A Good Samaritan

My daughter recently started a four-year training course to become an occupational therapist (OT). Barely a day goes past without her mentioning some aspect of the course which has captured her imagination. Disability awareness is an important part of her training. She is rapidly learning how the other half lives.

All occupational therapy students get to experience disability first hand. My daughter was recently supplied with a pair of black-out glasses and a white cane and was asked to negotiate her way around the college campus as a ‘blind’ student. Hands-on training exercises like this are by far the best way to learn about the difficulties faced by those living with a disability.

wheelchair-accessMy daughter’s next challenge was to experience using a wheelchair.  This time she and another OT student were asked to negotiate crossing a road in their wheelchairs, to make a purchase from the shop opposite the hospital entrance. They were dispatched with one helper between them to assist as required. The girls had no difficulty propelling their chairs manually across the road but found it hard to negotiate the kerb on the opposite pavement. As their helper could only assist one wheelchair at a time, a passer-by jumped to the rescue of my daughter and helped her to mount the footpath in her wheelchair. She thanked him profusely but this good Samaritan wasn’t happy to leave it there. He insisted on wheeling her into the shop where she was to buy her lunch. This shop is frequented by college students and the shop assistants are well used to seeing the OT students ‘in training’. As the good Samaritan pushed the wheelchair up to the  sales counter, the shop assistant recognised my daughter as a regular customer and decided to tease her. He leant over the counter dangling a chocolate bar in her face and said “I’ll give it to you for free if you stand up”.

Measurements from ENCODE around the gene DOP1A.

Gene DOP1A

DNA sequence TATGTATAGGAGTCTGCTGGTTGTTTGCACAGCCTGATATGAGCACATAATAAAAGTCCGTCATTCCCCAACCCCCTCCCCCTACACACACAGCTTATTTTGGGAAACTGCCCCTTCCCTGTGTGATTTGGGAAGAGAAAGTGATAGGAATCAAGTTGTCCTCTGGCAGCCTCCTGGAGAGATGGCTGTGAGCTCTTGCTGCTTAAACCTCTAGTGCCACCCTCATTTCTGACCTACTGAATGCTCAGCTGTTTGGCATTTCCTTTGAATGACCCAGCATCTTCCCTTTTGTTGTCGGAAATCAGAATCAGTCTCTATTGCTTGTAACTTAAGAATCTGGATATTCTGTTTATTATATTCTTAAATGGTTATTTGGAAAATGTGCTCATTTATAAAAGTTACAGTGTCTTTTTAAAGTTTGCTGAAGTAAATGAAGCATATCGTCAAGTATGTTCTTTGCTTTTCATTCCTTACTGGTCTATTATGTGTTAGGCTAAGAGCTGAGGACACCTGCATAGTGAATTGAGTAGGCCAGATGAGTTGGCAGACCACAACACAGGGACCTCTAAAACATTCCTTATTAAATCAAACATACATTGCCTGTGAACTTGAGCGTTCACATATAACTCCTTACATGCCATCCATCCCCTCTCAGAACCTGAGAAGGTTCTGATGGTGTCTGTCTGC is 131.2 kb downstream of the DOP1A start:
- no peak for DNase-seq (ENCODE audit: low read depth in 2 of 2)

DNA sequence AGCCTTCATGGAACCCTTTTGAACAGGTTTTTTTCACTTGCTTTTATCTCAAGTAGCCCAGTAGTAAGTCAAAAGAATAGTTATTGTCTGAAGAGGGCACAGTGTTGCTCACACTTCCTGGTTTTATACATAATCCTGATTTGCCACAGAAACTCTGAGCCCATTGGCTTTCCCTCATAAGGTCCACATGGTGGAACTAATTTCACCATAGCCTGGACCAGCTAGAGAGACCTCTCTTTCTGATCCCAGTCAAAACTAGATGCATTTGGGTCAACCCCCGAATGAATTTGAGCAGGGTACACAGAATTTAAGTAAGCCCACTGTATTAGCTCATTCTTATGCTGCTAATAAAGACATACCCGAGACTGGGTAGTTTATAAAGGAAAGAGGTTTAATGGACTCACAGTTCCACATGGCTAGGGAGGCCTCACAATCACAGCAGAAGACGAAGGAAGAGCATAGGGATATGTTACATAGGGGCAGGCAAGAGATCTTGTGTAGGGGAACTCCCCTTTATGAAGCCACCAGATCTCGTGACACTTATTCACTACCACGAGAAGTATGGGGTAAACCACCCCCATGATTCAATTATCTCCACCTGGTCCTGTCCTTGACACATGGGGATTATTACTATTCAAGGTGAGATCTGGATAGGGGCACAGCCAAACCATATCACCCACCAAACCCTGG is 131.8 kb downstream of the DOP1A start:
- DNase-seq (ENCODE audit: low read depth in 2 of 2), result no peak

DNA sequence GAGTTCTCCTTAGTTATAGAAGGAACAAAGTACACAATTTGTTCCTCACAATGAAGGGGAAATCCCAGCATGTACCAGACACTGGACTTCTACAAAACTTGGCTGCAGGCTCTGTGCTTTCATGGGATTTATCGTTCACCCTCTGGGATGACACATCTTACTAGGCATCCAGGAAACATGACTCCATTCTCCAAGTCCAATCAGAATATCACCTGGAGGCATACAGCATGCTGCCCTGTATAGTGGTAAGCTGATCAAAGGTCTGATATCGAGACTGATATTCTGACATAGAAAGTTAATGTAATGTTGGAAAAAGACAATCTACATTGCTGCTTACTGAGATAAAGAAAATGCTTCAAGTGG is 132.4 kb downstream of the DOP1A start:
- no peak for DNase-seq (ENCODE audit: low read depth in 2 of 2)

I’m told that the good Samaritan looked totally mortified and then fled!

3 Responses to A Good Samaritan

  1. Grannymar says:

    Poor guy! I bet he never helps anyone again. The students should have L plates! 😉

  2. Baino says:

    Awww . . .poor fellow. I’m surprised he didn’t deck the shopkeeper for being ruthless!

  3. Steph says:

    Grannymar – Sometimes, unfortunately, people can be a little too enthusiastic to help and they ignore the wishes of a wheelchair user/blind person. My daughter did not want help as it defeated the purpose of her training exercise but the good Samaritan insisted on pushing her chair into the shop.

    Baino – You’re right! I don’t know what he must have thought but we had a good laugh anyhow that evening about the incident.

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